Fight Child Hunger with School Breakfast Programs
Over 81% of public school teachers report that students come to school hungry at least once a week. Childhood hunger is linked to more frequent hospitalizations and school absences, reduced school performance, and increased behavioral problems. Federally-funded school breakfast programs can help — but not all hungry students participate when breakfast is only offered free to some. The “Healthy Breakfast, Healthy Kids Act” makes it easier for school districts to offer expanded breakfast programs that improve student performance and help fight hunger.
Schools and school districts with proper support
Anti-nutrition support activists
This act shall be known as the Healthy Breakfast, Healthy Kids Act
Empowering schools to use proven best practices to provide school breakfast to more children.
(a) The legislature hereby finds:
(1) Every child in school needs to have nutritious meals in order to achieve his or her potential.
(2) Research shows that healthy eating, proper nutrition and regular physical activity result in students who have:
(i) increased standardized achievement test scores;
(ii) improved attendance;
(iii) reduced tardiness;
(iv) improved academic, behavioral and emotional functioning; and
(v) improved nutrition, and for many students, the nutritious breakfast at school is essential.
(3) Schools that provide universal breakfast programs also report:
(i) Decreases in discipline and psychological problems;
(ii) decreases in visits to school nurses;
(iii) decreases in tardiness;
(iv) increases in student attentiveness;
(v) increases in attendance; and
(vi) improved learning environments, and these positive attributes are furthered through comprehensive healthy schools policies that include quality nutrition, integrating physical activity during the school day, and teaching children about the importance of embracing a healthy active lifestyle.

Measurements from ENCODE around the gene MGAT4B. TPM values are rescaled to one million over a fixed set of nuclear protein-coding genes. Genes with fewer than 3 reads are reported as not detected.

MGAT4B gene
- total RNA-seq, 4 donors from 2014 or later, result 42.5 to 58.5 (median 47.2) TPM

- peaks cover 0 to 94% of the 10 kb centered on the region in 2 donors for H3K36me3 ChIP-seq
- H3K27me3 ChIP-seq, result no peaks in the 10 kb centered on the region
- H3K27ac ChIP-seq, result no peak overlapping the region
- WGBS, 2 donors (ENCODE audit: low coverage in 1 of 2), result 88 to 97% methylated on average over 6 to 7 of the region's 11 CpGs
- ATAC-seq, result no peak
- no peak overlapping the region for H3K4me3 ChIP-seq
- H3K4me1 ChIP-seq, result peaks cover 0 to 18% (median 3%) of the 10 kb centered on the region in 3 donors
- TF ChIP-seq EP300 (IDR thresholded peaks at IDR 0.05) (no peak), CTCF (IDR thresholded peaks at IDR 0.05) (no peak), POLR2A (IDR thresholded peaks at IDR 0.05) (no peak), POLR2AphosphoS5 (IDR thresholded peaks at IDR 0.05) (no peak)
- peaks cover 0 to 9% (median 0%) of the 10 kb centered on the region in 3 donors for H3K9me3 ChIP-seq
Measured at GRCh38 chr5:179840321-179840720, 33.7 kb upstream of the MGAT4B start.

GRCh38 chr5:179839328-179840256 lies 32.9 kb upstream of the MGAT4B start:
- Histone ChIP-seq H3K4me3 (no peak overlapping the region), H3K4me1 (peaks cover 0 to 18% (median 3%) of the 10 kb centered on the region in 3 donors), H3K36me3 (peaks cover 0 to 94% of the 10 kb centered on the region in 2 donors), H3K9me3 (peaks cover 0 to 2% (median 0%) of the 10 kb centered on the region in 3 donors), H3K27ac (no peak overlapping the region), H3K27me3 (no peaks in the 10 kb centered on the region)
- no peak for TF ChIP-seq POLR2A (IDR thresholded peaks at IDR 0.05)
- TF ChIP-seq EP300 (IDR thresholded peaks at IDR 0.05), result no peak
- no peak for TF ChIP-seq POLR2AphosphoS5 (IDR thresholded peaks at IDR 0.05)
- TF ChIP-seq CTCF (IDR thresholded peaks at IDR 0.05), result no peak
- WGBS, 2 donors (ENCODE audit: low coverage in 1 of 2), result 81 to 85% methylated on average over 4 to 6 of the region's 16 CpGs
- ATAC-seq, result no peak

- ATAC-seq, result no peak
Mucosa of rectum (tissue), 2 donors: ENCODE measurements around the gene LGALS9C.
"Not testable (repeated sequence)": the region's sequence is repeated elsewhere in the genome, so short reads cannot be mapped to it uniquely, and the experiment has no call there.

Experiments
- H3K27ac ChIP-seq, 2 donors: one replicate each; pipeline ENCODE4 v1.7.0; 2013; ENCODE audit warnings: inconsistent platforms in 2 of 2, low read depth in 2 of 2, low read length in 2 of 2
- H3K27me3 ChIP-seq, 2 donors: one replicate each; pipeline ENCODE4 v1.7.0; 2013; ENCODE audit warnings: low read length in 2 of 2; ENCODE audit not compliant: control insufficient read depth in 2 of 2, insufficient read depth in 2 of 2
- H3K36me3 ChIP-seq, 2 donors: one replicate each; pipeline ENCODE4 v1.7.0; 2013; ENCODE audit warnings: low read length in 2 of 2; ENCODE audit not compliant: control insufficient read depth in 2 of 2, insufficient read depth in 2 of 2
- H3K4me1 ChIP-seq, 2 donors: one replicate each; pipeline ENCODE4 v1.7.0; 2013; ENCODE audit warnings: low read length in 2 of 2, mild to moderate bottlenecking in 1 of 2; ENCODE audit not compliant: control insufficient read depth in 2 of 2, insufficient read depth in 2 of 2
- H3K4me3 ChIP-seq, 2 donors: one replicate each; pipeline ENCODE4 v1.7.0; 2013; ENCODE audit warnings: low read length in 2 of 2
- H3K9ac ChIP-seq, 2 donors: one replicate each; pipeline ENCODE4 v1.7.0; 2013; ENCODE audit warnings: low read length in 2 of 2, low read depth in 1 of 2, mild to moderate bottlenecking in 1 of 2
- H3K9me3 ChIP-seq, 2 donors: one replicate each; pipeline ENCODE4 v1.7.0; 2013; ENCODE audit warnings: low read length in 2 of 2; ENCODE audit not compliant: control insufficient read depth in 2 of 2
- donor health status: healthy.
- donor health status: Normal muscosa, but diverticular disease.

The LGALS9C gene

(4) An effective school breakfast program is not an interruption of the school day; it is an integral and vital part of the school day.
(5) Serving breakfast after the start of school increases participation in school breakfast programs.
(b) “Breakfast After the Bell” means a breakfast that is offered to students after the beginning of the school day. Examples of breakfast after the bell models include, but are not limited to:
(1) “Grab and go,” where easy-to-eat breakfast foods are available for students to take at the start of the school day or in between morning classes;
(2) “Second chance breakfast,” where breakfast foods are available during recess, a nutrition break, or later in the morning, for students who are not hungry first thing in the morning, or who arrive late to school;
(3) “Breakfast in the classroom,” where breakfast is served in the classroom, often during homeroom or first period; and
(4) “Vending options,” where breakfast foods are stocked in free vending machines made available to students before, during, or after first period.
(c) “Community Eligibility Program” means a program meeting federal requirements under 7 CFR 245.9
(d) “DEPARTMENT” means the department of education or other state department that has responsibility in STATE for assisting schools and school districts to implement school meals programs.
(e) “School breakfast program” means a program meeting federal requirements under 42 U.S.C. Sec. 1773.
(f) It is the preferred policy of the state that each public school, nonprofit private school, and residential child care institution offers universal free school breakfast.
(g) It is the preferred policy of the state that schools and school districts implement Breakfast After the Bell programs.
(h) The DEPARTMENT shall develop and distribute educational resources for school districts and school meal coordinators that communicate best practices for implementing universal free school breakfast programs in schools that qualify to participate in the Community Eligibility Program and shall assist all eligible school districts to apply for Community Eligibility programs.
(i) The DEPARTMENT shall develop educational resources for school districts and school meal coordinators that communicate best practices for developing and implementing Breakfast After the Bell programs.
(j) The DEPARTMENT shall promulgate regulations to facilitate breakfast in the classroom counting as instructional time if that is within the Department’s jurisdiction or else will promulgate materials to the appropriate local jurisdictions to help them take that step.
(k) The DEPARTMENT shall develop educational resources for school districts and school meal coordinators that communicate best practices for including in-state agricultural products in school meals, including breakfast.
(l) The DEPARTMENT shall develop educational resources for school districts and school meal coordinators regarding federal, state, and private funding opportunities for universal breakfast after the bell programs.